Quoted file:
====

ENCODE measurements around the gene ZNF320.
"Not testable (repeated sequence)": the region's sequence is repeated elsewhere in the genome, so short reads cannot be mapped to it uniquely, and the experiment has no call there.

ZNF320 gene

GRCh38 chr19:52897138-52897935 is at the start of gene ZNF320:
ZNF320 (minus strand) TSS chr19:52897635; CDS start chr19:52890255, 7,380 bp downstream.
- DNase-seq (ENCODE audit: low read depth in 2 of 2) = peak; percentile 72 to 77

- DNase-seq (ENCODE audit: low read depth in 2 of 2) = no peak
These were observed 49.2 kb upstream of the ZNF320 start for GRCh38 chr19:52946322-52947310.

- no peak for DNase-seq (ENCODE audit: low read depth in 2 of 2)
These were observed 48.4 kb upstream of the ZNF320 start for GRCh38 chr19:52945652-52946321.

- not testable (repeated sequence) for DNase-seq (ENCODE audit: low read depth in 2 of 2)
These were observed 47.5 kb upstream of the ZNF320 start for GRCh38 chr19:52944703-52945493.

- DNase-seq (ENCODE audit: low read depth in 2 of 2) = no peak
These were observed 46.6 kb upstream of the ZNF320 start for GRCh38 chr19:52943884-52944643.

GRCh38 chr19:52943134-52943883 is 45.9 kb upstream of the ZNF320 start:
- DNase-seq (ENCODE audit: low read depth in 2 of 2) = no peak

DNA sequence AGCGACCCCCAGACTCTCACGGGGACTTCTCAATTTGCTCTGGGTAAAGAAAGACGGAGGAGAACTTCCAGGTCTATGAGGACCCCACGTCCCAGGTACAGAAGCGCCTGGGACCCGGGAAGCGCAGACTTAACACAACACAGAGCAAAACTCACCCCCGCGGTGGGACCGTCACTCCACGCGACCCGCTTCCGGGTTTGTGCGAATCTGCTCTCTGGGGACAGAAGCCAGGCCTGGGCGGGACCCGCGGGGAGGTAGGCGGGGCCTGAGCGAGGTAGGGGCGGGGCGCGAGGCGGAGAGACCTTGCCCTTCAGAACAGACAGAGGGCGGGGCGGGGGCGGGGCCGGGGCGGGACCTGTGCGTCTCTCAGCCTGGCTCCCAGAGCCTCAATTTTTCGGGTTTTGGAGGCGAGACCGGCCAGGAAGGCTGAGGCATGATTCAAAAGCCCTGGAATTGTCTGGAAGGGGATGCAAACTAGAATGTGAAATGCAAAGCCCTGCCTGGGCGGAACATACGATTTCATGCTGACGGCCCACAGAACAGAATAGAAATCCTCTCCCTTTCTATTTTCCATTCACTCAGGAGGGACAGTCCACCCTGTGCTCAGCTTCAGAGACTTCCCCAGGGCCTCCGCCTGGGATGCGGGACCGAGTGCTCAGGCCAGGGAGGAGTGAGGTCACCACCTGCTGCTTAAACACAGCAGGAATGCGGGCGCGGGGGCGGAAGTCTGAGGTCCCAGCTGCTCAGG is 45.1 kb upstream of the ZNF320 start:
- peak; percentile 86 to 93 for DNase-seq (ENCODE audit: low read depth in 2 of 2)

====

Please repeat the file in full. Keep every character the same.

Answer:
ENCODE measurements around the gene ZNF320.
"Not testable (repeated sequence)": the region's sequence is repeated elsewhere in the genome, so short reads cannot be mapped to it uniquely, and the experiment has no call there.

ZNF320 gene

GRCh38 chr19:52897138-52897935 is at the start of gene ZNF320:
ZNF320 (minus strand) TSS chr19:52897635; CDS start chr19:52890255, 7,380 bp downstream.
- DNase-seq (ENCODE audit: low read depth in 2 of 2) = peak; percentile 72 to 77

- DNase-seq (ENCODE audit: low read depth in 2 of 2) = no peak
These were observed 49.2 kb upstream of the ZNF320 start for GRCh38 chr19:52946322-52947310.

- no peak for DNase-seq (ENCODE audit: low read depth in 2 of 2)
These were observed 48.4 kb upstream of the ZNF320 start for GRCh38 chr19:52945652-52946321.

- not testable (repeated sequence) for DNase-seq (ENCODE audit: low read depth in 2 of 2)
These were observed 47.5 kb upstream of the ZNF320 start for GRCh38 chr19:52944703-52945493.

- DNase-seq (ENCODE audit: low read depth in 2 of 2) = no peak
These were observed 46.6 kb upstream of the ZNF320 start for GRCh38 chr19:52943884-52944643.

GRCh38 chr19:52943134-52943883 is 45.9 kb upstream of the ZNF320 start:
- DNase-seq (ENCODE audit: low read depth in 2 of 2) = no peak

DNA sequence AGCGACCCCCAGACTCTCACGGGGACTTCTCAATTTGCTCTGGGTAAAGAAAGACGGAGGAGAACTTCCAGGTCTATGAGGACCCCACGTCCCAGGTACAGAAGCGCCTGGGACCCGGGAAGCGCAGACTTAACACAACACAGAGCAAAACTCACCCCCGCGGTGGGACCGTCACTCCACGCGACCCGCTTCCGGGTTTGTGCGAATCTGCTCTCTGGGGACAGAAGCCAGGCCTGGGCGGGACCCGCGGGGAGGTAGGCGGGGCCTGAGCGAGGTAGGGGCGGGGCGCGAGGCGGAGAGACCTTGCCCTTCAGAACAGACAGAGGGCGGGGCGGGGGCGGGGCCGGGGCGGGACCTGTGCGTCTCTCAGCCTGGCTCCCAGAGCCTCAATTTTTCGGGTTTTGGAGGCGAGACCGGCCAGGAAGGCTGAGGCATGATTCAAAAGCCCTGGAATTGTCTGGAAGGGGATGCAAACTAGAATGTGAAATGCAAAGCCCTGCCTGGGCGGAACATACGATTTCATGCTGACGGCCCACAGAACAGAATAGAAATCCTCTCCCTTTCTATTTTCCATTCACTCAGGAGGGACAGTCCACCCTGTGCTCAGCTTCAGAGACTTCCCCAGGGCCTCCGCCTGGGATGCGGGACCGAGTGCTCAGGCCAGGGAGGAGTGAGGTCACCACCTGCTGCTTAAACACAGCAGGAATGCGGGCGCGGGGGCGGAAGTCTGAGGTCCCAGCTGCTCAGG is 45.1 kb upstream of the ZNF320 start:
- peak; percentile 86 to 93 for DNase-seq (ENCODE audit: low read depth in 2 of 2)